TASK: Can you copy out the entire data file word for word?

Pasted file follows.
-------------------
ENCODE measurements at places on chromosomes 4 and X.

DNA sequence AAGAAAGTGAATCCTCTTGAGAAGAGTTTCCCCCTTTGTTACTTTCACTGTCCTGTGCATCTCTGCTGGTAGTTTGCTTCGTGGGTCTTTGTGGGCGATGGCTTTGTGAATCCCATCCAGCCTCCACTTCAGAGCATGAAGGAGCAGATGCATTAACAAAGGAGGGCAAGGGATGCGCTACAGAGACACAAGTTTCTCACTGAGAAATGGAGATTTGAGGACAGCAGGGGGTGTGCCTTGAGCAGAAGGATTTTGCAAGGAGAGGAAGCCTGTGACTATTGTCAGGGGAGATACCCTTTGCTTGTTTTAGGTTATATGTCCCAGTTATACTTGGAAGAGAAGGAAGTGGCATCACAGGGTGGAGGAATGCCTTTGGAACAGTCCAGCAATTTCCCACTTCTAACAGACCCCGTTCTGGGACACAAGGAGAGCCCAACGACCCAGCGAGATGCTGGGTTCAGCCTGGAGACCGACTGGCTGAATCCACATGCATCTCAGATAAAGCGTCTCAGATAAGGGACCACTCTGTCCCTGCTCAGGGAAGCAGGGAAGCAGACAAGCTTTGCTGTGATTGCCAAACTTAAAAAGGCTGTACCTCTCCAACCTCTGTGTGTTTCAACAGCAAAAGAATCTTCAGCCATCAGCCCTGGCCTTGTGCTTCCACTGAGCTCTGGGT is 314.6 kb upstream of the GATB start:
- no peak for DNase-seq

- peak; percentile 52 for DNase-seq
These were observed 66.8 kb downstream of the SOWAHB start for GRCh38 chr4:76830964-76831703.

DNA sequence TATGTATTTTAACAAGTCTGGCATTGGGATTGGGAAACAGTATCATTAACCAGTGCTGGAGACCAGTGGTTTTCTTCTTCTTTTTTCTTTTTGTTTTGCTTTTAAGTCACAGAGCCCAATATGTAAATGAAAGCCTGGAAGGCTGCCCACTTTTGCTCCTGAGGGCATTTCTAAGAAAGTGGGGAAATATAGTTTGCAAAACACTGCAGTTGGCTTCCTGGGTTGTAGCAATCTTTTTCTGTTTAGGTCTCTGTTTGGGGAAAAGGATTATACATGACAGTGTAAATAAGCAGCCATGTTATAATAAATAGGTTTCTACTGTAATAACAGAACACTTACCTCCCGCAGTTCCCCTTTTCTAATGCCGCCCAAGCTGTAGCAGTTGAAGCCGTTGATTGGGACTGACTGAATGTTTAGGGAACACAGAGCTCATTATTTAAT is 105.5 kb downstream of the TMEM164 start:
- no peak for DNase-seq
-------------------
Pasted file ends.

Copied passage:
ENCODE measurements at places on chromosomes 4 and X.

DNA sequence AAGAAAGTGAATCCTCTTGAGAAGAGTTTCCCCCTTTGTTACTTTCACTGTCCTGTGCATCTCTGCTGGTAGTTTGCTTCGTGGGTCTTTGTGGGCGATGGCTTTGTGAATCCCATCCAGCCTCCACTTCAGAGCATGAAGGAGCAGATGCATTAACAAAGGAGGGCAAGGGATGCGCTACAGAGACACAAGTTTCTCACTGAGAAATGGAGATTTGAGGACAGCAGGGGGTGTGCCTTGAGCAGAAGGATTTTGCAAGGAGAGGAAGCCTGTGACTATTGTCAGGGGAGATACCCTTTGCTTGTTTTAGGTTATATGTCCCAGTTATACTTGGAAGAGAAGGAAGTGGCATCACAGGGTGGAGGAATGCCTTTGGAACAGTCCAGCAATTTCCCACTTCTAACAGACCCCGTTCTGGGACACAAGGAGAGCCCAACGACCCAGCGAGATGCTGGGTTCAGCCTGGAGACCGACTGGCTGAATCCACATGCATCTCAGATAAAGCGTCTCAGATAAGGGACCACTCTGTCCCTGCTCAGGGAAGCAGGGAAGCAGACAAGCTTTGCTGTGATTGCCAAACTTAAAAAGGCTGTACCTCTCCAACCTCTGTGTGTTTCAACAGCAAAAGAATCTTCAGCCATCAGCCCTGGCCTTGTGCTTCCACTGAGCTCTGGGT is 314.6 kb upstream of the GATB start:
- no peak for DNase-seq

- peak; percentile 52 for DNase-seq
These were observed 66.8 kb downstream of the SOWAHB start for GRCh38 chr4:76830964-76831703.

DNA sequence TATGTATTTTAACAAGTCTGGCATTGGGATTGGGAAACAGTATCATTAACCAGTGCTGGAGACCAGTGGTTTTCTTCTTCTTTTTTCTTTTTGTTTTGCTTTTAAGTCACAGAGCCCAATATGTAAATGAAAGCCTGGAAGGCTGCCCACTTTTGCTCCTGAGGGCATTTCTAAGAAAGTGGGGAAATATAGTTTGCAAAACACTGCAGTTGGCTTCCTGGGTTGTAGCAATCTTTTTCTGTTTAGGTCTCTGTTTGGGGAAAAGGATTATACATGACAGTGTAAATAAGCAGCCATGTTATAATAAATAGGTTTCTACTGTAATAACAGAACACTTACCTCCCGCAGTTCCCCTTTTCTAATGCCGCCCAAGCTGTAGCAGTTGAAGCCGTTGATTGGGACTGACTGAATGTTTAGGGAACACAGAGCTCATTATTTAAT is 105.5 kb downstream of the TMEM164 start:
- no peak for DNase-seq